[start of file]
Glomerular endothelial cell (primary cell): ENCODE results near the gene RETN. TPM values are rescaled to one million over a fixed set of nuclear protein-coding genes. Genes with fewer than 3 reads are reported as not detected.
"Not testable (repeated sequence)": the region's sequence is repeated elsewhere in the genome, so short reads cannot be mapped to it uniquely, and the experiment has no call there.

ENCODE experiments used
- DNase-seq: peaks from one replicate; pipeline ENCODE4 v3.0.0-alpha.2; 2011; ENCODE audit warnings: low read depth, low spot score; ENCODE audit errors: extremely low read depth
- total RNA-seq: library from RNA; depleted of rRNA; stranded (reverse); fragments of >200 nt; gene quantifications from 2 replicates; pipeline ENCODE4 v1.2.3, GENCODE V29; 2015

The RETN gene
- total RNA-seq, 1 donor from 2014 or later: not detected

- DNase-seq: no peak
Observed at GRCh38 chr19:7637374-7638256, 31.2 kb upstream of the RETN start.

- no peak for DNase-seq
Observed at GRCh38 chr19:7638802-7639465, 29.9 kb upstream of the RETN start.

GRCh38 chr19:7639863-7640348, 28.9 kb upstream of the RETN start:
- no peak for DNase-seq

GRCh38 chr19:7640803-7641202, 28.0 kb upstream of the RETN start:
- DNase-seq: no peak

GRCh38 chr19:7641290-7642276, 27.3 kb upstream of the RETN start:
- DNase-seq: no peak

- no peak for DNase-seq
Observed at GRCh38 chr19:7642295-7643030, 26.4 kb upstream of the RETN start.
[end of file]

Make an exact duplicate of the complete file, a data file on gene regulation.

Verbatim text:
Glomerular endothelial cell (primary cell): ENCODE results near the gene RETN. TPM values are rescaled to one million over a fixed set of nuclear protein-coding genes. Genes with fewer than 3 reads are reported as not detected.
"Not testable (repeated sequence)": the region's sequence is repeated elsewhere in the genome, so short reads cannot be mapped to it uniquely, and the experiment has no call there.

ENCODE experiments used
- DNase-seq: peaks from one replicate; pipeline ENCODE4 v3.0.0-alpha.2; 2011; ENCODE audit warnings: low read depth, low spot score; ENCODE audit errors: extremely low read depth
- total RNA-seq: library from RNA; depleted of rRNA; stranded (reverse); fragments of >200 nt; gene quantifications from 2 replicates; pipeline ENCODE4 v1.2.3, GENCODE V29; 2015

The RETN gene
- total RNA-seq, 1 donor from 2014 or later: not detected

- DNase-seq: no peak
Observed at GRCh38 chr19:7637374-7638256, 31.2 kb upstream of the RETN start.

- no peak for DNase-seq
Observed at GRCh38 chr19:7638802-7639465, 29.9 kb upstream of the RETN start.

GRCh38 chr19:7639863-7640348, 28.9 kb upstream of the RETN start:
- no peak for DNase-seq

GRCh38 chr19:7640803-7641202, 28.0 kb upstream of the RETN start:
- DNase-seq: no peak

GRCh38 chr19:7641290-7642276, 27.3 kb upstream of the RETN start:
- DNase-seq: no peak

- no peak for DNase-seq
Observed at GRCh38 chr19:7642295-7643030, 26.4 kb upstream of the RETN start.